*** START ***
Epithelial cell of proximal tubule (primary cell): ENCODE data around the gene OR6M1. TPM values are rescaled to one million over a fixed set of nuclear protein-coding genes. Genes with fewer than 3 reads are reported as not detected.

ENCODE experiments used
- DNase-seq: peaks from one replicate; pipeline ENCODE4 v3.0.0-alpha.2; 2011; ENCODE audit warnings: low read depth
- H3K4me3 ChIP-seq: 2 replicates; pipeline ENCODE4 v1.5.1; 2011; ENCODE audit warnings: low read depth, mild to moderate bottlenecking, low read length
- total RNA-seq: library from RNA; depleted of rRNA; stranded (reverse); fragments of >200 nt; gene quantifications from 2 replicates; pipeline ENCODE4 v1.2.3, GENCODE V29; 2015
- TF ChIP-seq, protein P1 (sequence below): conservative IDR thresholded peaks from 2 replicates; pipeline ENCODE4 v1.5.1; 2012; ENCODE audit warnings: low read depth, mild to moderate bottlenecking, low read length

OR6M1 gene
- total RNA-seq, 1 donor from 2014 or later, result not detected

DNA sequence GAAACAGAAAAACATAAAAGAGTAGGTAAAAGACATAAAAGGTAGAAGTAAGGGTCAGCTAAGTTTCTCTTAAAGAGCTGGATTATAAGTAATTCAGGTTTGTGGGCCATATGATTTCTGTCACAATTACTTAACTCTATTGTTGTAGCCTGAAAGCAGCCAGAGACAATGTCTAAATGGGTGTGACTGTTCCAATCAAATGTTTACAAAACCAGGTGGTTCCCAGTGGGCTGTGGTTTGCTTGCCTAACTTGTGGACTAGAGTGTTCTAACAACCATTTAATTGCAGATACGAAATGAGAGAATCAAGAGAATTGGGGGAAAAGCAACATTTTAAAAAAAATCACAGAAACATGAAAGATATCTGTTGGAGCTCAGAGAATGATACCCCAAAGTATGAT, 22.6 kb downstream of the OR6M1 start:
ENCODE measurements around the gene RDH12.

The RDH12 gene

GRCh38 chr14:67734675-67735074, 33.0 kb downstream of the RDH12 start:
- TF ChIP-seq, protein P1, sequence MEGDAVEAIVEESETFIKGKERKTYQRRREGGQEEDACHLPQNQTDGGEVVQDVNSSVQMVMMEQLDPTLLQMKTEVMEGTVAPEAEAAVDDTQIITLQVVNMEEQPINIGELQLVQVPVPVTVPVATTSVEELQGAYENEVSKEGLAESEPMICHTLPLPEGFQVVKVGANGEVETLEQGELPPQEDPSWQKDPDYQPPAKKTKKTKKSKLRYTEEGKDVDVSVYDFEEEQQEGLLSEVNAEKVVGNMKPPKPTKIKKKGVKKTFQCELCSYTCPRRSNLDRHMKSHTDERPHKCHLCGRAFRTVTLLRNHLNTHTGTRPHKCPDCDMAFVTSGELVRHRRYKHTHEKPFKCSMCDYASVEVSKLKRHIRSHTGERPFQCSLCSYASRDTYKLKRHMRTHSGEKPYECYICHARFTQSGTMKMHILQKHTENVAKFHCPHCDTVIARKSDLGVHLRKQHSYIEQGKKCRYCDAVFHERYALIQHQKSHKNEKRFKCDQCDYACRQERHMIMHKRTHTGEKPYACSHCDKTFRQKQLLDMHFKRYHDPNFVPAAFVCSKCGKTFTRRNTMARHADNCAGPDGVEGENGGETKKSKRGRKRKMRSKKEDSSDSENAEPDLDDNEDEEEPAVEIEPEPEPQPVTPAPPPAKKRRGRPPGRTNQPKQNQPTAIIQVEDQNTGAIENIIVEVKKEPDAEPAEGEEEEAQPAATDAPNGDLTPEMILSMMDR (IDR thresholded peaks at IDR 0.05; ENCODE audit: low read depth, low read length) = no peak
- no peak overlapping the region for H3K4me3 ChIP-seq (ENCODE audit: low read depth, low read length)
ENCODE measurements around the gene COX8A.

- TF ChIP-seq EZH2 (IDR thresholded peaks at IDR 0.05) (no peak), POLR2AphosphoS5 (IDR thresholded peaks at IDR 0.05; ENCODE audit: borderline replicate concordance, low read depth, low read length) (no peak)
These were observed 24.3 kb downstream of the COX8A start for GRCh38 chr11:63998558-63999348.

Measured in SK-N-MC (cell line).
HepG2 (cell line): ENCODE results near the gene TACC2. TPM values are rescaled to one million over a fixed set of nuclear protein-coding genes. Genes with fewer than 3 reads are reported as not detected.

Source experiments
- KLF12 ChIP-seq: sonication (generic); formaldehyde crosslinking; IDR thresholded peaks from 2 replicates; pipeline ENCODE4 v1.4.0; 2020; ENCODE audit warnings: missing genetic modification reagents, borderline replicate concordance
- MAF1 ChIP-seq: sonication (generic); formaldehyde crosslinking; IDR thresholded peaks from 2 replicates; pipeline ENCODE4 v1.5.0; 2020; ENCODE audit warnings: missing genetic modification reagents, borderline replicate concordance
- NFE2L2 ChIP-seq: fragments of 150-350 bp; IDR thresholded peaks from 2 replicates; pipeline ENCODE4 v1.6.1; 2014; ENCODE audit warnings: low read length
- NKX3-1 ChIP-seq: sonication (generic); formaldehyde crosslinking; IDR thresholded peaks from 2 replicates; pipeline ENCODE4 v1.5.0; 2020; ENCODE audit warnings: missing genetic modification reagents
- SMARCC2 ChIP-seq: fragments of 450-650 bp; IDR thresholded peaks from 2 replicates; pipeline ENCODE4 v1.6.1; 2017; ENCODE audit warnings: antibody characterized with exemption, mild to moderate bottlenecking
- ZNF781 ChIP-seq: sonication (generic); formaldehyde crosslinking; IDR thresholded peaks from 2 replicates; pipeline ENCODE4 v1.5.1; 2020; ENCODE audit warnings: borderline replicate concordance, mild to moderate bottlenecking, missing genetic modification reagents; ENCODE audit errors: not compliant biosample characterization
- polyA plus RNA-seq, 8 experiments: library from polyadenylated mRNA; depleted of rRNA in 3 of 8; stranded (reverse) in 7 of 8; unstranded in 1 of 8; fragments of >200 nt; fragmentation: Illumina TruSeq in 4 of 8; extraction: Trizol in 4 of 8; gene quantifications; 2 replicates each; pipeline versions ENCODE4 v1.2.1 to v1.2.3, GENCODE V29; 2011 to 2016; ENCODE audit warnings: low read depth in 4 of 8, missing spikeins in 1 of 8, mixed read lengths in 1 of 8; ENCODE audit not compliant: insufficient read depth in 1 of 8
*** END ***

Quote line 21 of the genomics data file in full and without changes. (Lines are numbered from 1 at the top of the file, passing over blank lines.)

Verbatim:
- KLF12 ChIP-seq: sonication (generic); formaldehyde crosslinking; IDR thresholded peaks from 2 replicates; pipeline ENCODE4 v1.4.0; 2020; ENCODE audit warnings: missing genetic modification reagents, borderline replicate concordance